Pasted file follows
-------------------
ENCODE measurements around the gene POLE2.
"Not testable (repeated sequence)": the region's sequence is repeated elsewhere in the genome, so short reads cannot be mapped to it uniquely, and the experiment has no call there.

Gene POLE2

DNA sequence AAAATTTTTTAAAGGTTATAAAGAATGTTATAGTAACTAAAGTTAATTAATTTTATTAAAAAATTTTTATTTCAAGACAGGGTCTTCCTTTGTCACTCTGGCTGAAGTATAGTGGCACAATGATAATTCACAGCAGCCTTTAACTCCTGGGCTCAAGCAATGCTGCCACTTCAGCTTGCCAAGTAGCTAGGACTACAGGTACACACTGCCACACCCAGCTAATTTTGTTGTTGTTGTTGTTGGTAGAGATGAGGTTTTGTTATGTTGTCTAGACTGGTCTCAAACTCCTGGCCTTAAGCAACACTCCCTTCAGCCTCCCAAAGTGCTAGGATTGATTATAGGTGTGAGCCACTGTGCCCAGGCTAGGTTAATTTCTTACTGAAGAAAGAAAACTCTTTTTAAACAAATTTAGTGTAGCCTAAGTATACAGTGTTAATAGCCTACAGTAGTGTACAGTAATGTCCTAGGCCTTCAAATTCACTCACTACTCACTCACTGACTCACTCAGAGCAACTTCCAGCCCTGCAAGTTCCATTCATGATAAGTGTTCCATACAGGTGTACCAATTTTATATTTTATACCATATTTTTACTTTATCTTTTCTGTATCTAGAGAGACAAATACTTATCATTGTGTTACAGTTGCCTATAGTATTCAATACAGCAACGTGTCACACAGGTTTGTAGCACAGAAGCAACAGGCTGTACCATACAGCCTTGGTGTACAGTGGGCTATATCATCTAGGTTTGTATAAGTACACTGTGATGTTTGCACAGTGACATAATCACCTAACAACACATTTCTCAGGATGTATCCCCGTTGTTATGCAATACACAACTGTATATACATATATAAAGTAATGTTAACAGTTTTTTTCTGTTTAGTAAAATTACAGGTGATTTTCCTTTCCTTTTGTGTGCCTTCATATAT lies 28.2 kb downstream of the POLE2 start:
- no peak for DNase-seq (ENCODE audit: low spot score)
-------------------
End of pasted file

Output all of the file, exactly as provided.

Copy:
ENCODE measurements around the gene POLE2.
"Not testable (repeated sequence)": the region's sequence is repeated elsewhere in the genome, so short reads cannot be mapped to it uniquely, and the experiment has no call there.

Gene POLE2

DNA sequence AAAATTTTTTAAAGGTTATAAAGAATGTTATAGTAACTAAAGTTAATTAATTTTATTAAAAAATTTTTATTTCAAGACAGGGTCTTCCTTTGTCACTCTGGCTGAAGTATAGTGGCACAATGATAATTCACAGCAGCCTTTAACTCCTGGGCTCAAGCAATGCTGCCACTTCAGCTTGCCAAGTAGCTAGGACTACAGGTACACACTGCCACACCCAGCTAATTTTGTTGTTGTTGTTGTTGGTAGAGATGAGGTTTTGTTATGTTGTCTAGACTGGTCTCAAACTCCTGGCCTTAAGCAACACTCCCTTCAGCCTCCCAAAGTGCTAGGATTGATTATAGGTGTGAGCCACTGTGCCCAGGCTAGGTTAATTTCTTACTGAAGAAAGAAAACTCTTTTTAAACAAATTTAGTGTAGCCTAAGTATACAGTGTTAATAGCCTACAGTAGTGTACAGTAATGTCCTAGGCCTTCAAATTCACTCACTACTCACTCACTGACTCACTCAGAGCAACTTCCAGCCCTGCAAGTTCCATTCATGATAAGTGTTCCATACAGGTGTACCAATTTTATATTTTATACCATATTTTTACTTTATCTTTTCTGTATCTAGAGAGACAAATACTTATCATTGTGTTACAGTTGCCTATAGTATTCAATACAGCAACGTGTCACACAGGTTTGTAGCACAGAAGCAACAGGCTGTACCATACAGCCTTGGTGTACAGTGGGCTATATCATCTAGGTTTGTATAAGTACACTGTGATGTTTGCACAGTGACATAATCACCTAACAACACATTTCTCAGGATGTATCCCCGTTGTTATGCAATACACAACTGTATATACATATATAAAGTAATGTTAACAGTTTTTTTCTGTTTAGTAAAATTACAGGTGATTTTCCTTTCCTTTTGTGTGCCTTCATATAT lies 28.2 kb downstream of the POLE2 start:
- no peak for DNase-seq (ENCODE audit: low spot score)